The Speaker picked up two reporters’ recorders to give an example of how goods are taxed currently. He suggested one was American-made and the other was Japanese-made. Early on, he dropped one of the recorders, saying “oops” and receiving laughter from the reporters. “Here’s what Japan does when they make this tape recorder: When they send it for export they take the tax off of it, and then it comes to America and it’s not taxed, and it comes through to compete against our good, which was taxed. Theirs was untaxed twice,” Ryan said. “When America makes something, like a tape recorder, we tax it, and then we send it to Japan. As it enters Japan it’s taxed again, to compete against their tape recorder,” he continued. “So we are doing it to ourselves. We are hurting our manufacturing and jobs. We are putting a bias against making things in America in the tax code. . . . That is why we think this is very important. This is good manufacturing policy.”
Oh boy, where do I begin? First, it is true that U.S. companies are at a disadvantage but it is not because of other countries’ tax codes. It is because our corporate-income-tax system has the highest rate of all OECD countries and because, unlike most of our competitors, it taxes U.S. companies’ profits no matter where they are earned in the world. The solution to this disadvantage is to reduce the rates and move to a territorial system. Oh, and by the way, unlike what Ryan and other proponents of a border-adjustment tax would like you to believe, you do not need to move to an expansive destination-based-cash-flow tax to have a territorial tax.
Now let me address the cute tape-recorder example used by the speaker. It is totally misleading because it conflates foreign countries corporate tax and VAT taxes and it paints a picture that is incorrect. For instance, he claims that Japanese exports are exempt from taxes. No, Japanese products exported to the U.S. are exempt from the Japanese VAT but the Japanese company is still paying U.S. corporate tax on its U.S. profits. And you know what? In that sense, the Japanese export is treated exactly like the U.S. goods sold in the U.S. In other words, the playing field is even! I repeat: Japanese goods in the U.S. are taxed like U.S. goods in the U.S.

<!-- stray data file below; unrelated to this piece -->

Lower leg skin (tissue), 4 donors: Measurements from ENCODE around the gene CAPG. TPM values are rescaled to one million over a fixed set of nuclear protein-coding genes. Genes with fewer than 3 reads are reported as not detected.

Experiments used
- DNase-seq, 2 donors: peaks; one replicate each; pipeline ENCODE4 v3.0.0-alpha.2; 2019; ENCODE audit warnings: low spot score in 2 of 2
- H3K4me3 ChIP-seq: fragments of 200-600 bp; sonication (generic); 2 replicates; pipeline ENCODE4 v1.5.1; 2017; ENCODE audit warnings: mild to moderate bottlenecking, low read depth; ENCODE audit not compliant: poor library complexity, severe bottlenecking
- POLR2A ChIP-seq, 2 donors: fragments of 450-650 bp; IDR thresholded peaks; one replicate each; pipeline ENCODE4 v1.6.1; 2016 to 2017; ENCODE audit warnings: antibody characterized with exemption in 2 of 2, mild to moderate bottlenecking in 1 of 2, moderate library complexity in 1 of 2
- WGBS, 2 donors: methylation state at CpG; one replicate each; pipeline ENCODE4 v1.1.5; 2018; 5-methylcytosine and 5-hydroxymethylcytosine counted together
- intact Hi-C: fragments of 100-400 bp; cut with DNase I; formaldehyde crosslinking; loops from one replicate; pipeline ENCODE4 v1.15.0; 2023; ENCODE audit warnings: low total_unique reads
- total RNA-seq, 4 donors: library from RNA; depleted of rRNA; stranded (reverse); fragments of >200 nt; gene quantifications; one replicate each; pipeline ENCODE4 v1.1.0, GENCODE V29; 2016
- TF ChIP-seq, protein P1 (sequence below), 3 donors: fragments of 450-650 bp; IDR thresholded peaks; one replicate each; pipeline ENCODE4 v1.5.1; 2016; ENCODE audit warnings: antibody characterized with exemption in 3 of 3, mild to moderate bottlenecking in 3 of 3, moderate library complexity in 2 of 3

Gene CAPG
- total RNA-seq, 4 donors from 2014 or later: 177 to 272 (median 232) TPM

How about U.S. exports in Japan? Well, it gets hit by the Japanese VAT in Japan and by the Japanese corporate tax but so are Japanese goods sold in Japan. Again, the only disadvantage faced by U.S. companies selling tape recorders abroad comes from the U.S. tax system, which requires that income earned in Japan be taxed by Uncle Sam at 35 percent after benefiting from a tax credit for tax paid in Japan. If the U.S. company decides to keep its Japanese income outside the U.S., the U.S. rate won’t apply.
Dan Mitchell explains why the VAT doesn’t change the terms of trade in this video.
Finally, economists have debunked the idea implied by the speaker that foreign VATs give an advantage to foreign exports — and therefor boost foreign exports. It is simply not true. It follows that imposing a border-adjustment tax in the U.S. will not boost U.S. exports either. Period.
Let me summarize this for you:
No, other countries do not border-adjust their corporate income tax.
Comparing other countries’ VATs and our corporate tax is problematic to say the least.